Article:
This is an issue that is affecting hardworking people. They are worried about their savings; they're worried about their jobs; they're worried about their houses; they're worried about their small businesses. The House of Representatives must listen to these voices and get this bill passed so we can go about the business of restoring confidence.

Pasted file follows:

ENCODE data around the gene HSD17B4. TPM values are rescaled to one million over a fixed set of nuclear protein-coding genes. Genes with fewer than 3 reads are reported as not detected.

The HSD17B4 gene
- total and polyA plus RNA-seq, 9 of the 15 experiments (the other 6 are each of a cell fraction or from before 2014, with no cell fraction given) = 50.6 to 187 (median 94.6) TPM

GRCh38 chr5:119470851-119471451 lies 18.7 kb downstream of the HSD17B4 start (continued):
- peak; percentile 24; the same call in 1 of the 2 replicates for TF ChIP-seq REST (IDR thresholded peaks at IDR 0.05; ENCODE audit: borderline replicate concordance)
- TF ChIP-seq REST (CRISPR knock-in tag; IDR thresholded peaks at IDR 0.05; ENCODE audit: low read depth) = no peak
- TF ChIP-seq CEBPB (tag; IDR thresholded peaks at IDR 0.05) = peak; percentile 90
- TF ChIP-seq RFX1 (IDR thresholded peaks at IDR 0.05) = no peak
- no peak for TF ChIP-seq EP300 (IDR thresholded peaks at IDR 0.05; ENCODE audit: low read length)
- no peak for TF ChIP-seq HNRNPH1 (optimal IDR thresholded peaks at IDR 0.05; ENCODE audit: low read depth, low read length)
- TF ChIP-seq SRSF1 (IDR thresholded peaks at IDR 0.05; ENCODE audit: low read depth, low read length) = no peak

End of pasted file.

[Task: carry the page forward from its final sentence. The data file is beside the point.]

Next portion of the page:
This is probably as eloquent as Bush gets, but I can't help asking which voices he's talking about. Everything I've heard or read suggests that the majority of people contacting their representatives are opposed to the bailout. We ought to presume that those people are also worried about jobs, houses, and businesses. They can't all be unemployed renters. But it's self-evident that many people who are worried about their jobs, or their houses, or their businesses of whatever size, oppose the bailout. There probably are many others who fit those descriptions who support the bailout, but again, the majority seems to oppose it. This brings us to the dilemma of representative democracy. The representative, in the House especially, is torn between the will of his or her constituents and his own analysis of conditions. Few today believe that constituents can actually instruct their representatives to vote one way or another. Even if they could, how does the representative know that the petitioners or callers represent the majority of his constituency? Should he presume a silent majority that disagrees with the petitioners or else will acquiesce in whatever he decides? There will be a judgment a month from now, but will that come too late for the country?